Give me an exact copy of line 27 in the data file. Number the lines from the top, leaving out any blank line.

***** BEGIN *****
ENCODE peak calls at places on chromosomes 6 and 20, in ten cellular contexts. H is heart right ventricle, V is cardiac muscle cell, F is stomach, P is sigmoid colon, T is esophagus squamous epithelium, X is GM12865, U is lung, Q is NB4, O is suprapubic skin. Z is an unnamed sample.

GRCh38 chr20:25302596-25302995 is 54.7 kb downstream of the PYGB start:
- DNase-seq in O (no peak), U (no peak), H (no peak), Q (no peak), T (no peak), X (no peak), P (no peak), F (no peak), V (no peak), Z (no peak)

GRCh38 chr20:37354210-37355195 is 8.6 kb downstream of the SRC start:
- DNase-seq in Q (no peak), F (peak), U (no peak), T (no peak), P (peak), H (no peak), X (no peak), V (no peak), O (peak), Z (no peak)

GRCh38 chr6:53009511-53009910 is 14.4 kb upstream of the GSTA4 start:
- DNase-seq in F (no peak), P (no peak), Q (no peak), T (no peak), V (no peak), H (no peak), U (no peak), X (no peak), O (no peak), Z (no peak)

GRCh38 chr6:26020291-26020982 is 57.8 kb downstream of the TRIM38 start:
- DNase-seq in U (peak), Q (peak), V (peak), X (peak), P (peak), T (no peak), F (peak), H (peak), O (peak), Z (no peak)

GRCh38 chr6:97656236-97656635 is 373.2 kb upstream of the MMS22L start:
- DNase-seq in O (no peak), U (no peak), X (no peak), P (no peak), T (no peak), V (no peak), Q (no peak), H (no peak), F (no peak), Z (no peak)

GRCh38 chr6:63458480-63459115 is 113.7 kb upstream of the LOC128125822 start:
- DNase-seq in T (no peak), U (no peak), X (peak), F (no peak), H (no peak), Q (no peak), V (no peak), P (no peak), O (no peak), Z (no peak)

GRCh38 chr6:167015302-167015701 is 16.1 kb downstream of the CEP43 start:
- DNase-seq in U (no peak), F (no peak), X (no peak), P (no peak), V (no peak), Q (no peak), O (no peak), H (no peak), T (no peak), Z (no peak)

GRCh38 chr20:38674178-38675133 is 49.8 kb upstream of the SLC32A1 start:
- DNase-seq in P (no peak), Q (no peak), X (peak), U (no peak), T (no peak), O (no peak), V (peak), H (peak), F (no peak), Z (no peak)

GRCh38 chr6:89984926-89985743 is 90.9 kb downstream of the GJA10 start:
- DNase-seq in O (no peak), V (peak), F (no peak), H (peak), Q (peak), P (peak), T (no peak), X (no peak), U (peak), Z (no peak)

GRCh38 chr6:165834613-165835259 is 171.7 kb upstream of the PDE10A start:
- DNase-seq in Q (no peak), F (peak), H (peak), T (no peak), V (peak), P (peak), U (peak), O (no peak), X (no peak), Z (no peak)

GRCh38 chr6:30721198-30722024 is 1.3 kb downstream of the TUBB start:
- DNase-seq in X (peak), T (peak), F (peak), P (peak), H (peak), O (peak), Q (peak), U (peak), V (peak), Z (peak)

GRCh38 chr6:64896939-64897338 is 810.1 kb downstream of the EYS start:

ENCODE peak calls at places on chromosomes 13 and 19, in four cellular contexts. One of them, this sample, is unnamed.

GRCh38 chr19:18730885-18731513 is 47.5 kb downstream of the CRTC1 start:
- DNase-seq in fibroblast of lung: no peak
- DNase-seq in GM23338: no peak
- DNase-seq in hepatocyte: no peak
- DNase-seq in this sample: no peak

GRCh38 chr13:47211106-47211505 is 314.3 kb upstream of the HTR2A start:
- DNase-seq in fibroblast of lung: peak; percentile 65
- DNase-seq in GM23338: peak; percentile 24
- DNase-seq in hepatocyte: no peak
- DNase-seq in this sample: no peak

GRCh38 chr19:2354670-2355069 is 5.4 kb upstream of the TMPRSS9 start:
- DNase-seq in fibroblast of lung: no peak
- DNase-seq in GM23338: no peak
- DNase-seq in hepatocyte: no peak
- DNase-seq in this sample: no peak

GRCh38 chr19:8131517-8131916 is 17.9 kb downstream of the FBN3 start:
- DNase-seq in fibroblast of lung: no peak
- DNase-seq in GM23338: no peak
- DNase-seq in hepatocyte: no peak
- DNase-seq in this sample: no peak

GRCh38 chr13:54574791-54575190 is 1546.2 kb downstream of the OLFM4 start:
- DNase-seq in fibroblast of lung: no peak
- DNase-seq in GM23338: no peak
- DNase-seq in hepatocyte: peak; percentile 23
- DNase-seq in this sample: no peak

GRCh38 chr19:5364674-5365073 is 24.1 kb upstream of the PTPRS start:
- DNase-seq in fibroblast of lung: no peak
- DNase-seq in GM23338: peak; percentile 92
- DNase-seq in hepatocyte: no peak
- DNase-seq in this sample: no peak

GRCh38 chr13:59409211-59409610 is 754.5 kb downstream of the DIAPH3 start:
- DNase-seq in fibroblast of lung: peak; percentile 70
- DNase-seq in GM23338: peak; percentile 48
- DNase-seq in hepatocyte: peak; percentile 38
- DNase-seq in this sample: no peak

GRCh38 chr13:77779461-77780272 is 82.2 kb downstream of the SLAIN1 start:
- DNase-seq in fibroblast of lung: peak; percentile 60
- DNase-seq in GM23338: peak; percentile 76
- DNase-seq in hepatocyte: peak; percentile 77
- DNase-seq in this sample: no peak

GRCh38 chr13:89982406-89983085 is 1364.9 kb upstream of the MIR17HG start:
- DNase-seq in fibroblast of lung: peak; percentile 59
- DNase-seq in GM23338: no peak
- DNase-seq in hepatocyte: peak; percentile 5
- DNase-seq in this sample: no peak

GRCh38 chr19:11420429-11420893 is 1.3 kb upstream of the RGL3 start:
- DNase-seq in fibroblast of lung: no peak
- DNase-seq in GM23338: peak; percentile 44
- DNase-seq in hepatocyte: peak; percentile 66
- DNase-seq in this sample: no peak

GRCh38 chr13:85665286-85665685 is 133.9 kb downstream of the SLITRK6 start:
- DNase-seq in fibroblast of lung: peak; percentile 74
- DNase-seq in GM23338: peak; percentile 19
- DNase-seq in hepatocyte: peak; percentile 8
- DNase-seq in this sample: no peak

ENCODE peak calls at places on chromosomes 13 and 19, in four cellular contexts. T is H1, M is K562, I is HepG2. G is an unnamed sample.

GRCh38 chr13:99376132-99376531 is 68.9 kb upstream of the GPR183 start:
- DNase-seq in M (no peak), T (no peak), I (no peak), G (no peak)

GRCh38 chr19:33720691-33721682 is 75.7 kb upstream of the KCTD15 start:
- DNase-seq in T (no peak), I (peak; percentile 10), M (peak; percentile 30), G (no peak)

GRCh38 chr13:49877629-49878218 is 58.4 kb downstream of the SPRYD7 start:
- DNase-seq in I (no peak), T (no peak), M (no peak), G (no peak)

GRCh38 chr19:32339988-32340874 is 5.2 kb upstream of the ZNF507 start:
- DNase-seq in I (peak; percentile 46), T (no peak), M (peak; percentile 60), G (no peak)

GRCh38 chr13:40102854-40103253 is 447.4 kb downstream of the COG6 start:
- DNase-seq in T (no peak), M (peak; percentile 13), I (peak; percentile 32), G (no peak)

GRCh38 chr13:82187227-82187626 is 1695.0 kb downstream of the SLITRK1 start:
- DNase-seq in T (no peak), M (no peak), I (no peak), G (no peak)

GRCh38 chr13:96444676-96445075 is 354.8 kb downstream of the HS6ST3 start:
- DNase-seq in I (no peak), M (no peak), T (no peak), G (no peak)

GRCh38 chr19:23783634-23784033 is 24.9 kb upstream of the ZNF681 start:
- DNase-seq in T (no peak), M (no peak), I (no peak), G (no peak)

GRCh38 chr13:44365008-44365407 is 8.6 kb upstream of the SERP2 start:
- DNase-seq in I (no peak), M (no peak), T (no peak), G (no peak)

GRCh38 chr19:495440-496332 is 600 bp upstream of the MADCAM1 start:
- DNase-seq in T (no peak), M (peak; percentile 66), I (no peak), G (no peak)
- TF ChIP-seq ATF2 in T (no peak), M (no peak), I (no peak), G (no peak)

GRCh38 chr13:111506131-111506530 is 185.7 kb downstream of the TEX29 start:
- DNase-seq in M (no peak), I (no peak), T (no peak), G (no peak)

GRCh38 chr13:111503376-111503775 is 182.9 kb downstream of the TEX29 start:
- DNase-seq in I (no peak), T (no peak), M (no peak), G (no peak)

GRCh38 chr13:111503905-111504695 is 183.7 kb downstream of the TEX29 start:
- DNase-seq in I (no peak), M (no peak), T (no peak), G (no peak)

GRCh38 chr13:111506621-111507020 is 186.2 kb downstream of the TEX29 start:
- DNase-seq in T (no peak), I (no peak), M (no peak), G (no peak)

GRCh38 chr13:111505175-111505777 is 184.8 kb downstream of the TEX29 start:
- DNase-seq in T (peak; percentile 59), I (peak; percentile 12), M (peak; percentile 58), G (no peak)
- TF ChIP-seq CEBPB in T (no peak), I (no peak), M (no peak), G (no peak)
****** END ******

- DNase-seq in fibroblast of lung: no peak